A devout court lady and string of protester suicides

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A devout court lady and string of protester suicides

May 4, 2001
When Seong Ok-yeom first entered the royal court in 1935 to wait on the last empress of the Joseon Dynasty, she was 15 years old. Until she died on this date in a small hospital in Seoul, Ms. Seong was so faithful to Queen Yun that, following court tradition, she lived alone in a nursing home without getting married.
Queen Yun, wife of Joseon’s last ruler King Sunjong, lived in the fetters of history, which naturally influenced Ms. Seong’s life. Starting with Japan’s colonization, the queen suffered during the Korean War (1950-1953) and subsequent military regimes, when nobody seemed to pay the royal family any respect.
Ms. Seong, who attended to the queen’s clothes, bathing and washroom, remembered her mistress as sweet and kind.
Though most of the court ladies fled the palace, Ms. Seong stayed on, one of the last three to protect the queen. During wartime, Ms. Seong accompanied the queen in hiding.
Lacking funds, the queen and Ms. Seong got by for a while during the war by seeking handouts. The queen and her three court maidens shared one small room.
When the war was over, the queen went back to Changdeok Palace in Seoul and died in 1966. After three years of mourning, Ms. Seong finally took off her court lady outfit.
As the last surviving court lady, Ms. Seong lived alone and wandered around, passing through different nursing homes. She left behind only 23,000 won ($20).
Her last wish was to have her funeral held in the temple where Queen Yun’s memorial tablet was placed. Ms. Seong believed that by doing so, she could also serve Queen Yun in her next life.

May 8, 1991
For Korea’s student activists, May 1991 was a pure nightmare. After decades of military regimes, starting with Park Chung Hee in the 1970s and on to Chun Doo Hwan and Roh Tae-woo, the patience of the populace had reached its limit.
On April 26, the death of a student activist at the hands of riot police triggered a chain of tragedies. After watching Gang Gyeong-dae get beaten to death with iron pipes, college students nationwide began to follow Mr. Gang’s path by immolating themselves.
Three days after Mr. Gang’s death, Park Seung-hee, a young activist, attempted to set herself on fire, igniting another round of suicides. From May 1 to this date, 11 activists ― college students, laborers and others ― burned themselves to death, after which Koreans swarmed downtown to demonstrate by the hundreds of thousands.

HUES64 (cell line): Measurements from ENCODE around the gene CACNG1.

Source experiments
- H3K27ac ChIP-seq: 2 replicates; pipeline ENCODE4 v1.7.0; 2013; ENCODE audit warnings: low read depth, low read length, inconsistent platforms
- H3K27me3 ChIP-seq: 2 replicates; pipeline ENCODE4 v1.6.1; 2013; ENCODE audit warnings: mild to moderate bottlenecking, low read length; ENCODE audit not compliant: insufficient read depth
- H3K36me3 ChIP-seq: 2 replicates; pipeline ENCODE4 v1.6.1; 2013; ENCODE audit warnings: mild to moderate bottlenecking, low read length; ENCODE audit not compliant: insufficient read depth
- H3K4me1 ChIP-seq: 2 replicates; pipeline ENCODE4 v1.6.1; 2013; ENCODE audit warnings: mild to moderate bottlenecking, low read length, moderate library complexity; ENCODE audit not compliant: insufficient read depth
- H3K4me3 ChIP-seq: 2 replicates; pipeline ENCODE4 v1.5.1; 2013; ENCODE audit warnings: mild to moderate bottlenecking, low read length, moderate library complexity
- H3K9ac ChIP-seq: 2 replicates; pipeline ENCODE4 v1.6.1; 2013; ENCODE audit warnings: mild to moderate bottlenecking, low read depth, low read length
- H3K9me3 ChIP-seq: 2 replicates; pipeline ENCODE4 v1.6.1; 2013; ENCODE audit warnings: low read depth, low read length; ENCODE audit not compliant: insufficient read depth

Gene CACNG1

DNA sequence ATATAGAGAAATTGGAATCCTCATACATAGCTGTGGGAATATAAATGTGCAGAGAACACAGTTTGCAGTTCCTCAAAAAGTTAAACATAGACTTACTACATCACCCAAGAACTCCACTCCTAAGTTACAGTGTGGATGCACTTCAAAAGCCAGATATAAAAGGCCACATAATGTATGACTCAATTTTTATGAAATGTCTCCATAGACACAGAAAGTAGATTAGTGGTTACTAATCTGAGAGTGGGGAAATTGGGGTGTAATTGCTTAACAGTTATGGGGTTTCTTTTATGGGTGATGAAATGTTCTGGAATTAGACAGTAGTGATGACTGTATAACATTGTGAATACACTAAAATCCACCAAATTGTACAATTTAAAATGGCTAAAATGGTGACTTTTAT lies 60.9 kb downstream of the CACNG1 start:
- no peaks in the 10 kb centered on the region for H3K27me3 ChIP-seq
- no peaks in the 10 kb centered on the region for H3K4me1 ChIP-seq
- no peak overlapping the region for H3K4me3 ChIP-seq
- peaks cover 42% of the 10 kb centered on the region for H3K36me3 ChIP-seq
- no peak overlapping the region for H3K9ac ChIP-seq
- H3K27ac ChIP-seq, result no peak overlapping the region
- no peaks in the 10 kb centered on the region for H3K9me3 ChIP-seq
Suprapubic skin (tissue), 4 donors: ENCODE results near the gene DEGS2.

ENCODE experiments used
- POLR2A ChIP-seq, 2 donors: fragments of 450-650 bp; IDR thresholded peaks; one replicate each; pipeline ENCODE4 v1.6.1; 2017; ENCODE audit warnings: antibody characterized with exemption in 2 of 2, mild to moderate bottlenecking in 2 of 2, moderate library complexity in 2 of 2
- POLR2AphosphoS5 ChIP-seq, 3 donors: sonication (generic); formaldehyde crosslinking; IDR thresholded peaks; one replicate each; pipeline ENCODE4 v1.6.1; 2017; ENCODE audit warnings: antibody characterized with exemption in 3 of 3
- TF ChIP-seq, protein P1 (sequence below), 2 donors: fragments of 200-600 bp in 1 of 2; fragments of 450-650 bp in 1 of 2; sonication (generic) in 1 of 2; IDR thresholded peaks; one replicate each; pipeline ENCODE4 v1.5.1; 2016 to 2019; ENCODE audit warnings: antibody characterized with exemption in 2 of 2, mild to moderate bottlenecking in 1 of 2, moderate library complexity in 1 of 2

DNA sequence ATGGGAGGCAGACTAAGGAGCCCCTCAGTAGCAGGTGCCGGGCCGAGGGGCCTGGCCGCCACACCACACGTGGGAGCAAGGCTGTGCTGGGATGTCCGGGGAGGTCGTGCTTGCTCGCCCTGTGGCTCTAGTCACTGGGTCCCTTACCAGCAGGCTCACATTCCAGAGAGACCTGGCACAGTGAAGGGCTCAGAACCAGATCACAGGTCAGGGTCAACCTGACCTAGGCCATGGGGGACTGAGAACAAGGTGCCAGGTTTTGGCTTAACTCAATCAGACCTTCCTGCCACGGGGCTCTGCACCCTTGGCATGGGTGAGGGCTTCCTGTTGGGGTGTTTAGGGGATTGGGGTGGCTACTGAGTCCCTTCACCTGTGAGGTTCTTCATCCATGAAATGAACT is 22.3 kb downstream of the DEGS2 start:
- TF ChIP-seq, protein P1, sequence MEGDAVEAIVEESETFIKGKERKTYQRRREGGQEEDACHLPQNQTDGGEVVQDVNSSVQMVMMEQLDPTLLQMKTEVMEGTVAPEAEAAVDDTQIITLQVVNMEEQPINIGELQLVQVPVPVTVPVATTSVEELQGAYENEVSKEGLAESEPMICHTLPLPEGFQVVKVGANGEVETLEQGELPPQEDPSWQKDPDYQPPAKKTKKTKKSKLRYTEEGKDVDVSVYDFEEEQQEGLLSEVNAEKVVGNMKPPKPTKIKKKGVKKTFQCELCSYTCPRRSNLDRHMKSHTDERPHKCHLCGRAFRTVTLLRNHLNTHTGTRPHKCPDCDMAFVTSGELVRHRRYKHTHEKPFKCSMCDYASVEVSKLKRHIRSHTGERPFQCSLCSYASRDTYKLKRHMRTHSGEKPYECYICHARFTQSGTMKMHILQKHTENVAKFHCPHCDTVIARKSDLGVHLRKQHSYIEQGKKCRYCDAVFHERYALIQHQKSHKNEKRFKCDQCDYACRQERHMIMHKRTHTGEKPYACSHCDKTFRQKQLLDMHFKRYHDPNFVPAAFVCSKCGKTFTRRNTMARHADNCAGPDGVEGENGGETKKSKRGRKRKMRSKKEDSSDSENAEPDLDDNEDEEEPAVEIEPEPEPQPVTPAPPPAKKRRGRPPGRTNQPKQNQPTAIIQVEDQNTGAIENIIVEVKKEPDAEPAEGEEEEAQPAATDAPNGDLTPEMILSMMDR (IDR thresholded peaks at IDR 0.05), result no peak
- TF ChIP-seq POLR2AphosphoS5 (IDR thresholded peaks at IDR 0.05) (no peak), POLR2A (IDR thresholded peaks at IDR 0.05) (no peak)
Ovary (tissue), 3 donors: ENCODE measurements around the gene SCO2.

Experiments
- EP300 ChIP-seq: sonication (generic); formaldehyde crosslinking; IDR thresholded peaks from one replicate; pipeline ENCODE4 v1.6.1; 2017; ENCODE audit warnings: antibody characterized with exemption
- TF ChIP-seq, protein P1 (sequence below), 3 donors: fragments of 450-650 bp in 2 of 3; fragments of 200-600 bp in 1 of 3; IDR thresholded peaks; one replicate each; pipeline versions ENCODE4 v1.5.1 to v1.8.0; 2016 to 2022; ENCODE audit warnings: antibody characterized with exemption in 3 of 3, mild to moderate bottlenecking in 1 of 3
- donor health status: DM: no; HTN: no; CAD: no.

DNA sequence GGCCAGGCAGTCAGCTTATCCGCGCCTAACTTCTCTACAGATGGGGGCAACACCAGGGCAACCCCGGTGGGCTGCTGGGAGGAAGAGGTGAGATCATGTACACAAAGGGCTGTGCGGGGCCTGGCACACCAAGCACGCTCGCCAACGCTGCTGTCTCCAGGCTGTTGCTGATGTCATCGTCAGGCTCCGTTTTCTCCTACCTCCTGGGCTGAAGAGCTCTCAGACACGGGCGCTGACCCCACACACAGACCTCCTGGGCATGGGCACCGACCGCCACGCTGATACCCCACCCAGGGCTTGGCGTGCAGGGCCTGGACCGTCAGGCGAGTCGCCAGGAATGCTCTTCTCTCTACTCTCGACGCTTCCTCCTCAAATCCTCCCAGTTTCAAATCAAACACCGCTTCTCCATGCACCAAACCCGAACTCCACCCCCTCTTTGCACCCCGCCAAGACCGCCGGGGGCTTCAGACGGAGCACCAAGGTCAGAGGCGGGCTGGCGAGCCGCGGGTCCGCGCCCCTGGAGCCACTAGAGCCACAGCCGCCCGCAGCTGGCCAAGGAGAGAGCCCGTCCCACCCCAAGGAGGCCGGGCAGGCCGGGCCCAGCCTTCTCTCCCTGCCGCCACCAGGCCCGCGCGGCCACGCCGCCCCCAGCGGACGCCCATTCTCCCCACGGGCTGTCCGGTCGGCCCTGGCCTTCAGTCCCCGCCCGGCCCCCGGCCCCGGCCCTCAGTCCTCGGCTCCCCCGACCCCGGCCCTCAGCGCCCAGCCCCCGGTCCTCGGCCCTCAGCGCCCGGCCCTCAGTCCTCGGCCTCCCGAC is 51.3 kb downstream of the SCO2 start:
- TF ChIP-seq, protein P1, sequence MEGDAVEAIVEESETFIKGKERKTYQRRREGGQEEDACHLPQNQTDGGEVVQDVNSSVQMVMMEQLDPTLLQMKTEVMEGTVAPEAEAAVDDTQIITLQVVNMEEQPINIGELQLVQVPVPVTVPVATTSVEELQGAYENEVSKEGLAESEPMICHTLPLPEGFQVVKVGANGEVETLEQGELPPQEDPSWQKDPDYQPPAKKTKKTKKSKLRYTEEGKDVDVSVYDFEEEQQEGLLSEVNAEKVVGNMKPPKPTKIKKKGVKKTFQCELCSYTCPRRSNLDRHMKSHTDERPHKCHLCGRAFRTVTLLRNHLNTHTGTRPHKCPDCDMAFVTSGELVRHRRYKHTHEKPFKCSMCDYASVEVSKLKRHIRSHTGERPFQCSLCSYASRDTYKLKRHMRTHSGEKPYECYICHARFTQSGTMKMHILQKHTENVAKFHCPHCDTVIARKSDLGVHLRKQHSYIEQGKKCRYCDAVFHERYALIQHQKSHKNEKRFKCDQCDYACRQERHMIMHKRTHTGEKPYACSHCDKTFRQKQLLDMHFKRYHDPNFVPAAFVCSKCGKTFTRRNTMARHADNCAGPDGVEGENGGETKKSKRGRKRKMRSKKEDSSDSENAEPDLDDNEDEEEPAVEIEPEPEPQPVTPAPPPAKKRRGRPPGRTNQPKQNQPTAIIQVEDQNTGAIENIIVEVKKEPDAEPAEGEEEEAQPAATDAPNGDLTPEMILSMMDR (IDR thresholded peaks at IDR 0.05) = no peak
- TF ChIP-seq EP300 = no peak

Some colleges even instructed officials to carry fire extinguishers in case they came upon a suicide attempt. Doors to building rooftops on campuses were welded shut to prevent possible suicides.
The suicide of Kim Gi-seol, in particular, stirred up heated controversy. After setting himself on fire on the Sogang University campus on this date, Mr. Kim stepped off a rooftop, leaving behind a two-page suicide note.
In the wake of Mr. Kim’s death, Sogang University President Park Hong drew public attention by saying, “The truth about a hidden force that’s promoting the deaths of students must be disclosed.”
Activists were even more shocked to read a column that day by Kim Ji-ha in the Chosun Ilbo, a conservative newspaper. This respected poet, who’d been a freedom fighter himself, wrote, “Drop this dance of death right away.”
The column, which criticized the lack of respect for life, made the writer a traitor in the eyes of activists. A progressive group of writers swiftly expunged him from their membership rolls. Only recently did the group and the writer reconcile.
On top of this, rumors began to spread that student activist groups were advocating such suicides. Some even brought up the idea that an activist friend had ghost-written Mr. Kim’s suicide note. Others claimed that activists chose lots to determine who would commit suicide next.
While many rumors remain unproven, the suicide frenzy ended around this date. Those who committed suicide didn’t live to see their wish fulfilled ― the resignation of Roh Tae-woo the following year, who was the last holdout from the military regime.

by Chun Su-jin
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